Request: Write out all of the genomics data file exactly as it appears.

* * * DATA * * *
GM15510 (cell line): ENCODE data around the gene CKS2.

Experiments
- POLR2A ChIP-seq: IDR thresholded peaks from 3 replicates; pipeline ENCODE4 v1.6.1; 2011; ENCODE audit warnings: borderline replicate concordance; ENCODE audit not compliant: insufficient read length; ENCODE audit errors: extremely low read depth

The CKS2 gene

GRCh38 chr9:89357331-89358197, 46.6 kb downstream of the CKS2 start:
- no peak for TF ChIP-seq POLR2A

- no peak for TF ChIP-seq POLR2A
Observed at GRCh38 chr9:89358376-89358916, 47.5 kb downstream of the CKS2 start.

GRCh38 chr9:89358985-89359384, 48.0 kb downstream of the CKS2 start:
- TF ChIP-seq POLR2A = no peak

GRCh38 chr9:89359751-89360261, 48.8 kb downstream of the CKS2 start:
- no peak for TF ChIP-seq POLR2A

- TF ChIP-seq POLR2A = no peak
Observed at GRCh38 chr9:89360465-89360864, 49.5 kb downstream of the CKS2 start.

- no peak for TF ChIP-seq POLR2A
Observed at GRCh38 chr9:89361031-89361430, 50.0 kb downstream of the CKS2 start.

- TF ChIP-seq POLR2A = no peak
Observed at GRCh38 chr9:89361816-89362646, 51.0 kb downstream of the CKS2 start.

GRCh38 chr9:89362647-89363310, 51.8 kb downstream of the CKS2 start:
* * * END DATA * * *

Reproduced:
GM15510 (cell line): ENCODE data around the gene CKS2.

Experiments
- POLR2A ChIP-seq: IDR thresholded peaks from 3 replicates; pipeline ENCODE4 v1.6.1; 2011; ENCODE audit warnings: borderline replicate concordance; ENCODE audit not compliant: insufficient read length; ENCODE audit errors: extremely low read depth

The CKS2 gene

GRCh38 chr9:89357331-89358197, 46.6 kb downstream of the CKS2 start:
- no peak for TF ChIP-seq POLR2A

- no peak for TF ChIP-seq POLR2A
Observed at GRCh38 chr9:89358376-89358916, 47.5 kb downstream of the CKS2 start.

GRCh38 chr9:89358985-89359384, 48.0 kb downstream of the CKS2 start:
- TF ChIP-seq POLR2A = no peak

GRCh38 chr9:89359751-89360261, 48.8 kb downstream of the CKS2 start:
- no peak for TF ChIP-seq POLR2A

- TF ChIP-seq POLR2A = no peak
Observed at GRCh38 chr9:89360465-89360864, 49.5 kb downstream of the CKS2 start.

- no peak for TF ChIP-seq POLR2A
Observed at GRCh38 chr9:89361031-89361430, 50.0 kb downstream of the CKS2 start.

- TF ChIP-seq POLR2A = no peak
Observed at GRCh38 chr9:89361816-89362646, 51.0 kb downstream of the CKS2 start.

GRCh38 chr9:89362647-89363310, 51.8 kb downstream of the CKS2 start: